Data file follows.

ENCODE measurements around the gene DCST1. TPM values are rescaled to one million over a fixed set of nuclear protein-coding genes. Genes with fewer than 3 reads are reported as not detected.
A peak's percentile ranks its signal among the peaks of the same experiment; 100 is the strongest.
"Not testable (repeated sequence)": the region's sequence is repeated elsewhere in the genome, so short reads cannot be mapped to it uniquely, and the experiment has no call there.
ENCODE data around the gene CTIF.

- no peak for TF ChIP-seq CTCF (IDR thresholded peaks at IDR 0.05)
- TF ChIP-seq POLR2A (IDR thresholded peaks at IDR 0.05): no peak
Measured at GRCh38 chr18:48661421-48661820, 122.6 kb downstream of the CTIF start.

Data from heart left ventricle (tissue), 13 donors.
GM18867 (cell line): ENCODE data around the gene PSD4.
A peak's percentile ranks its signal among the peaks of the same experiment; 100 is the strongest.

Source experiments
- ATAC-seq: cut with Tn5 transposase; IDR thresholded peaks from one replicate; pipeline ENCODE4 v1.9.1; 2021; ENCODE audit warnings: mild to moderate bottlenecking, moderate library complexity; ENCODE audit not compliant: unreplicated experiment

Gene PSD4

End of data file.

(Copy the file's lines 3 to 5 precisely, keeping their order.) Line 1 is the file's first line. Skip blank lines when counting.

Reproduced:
"Not testable (repeated sequence)": the region's sequence is repeated elsewhere in the genome, so short reads cannot be mapped to it uniquely, and the experiment has no call there.
ENCODE data around the gene CTIF.

- no peak for TF ChIP-seq CTCF (IDR thresholded peaks at IDR 0.05)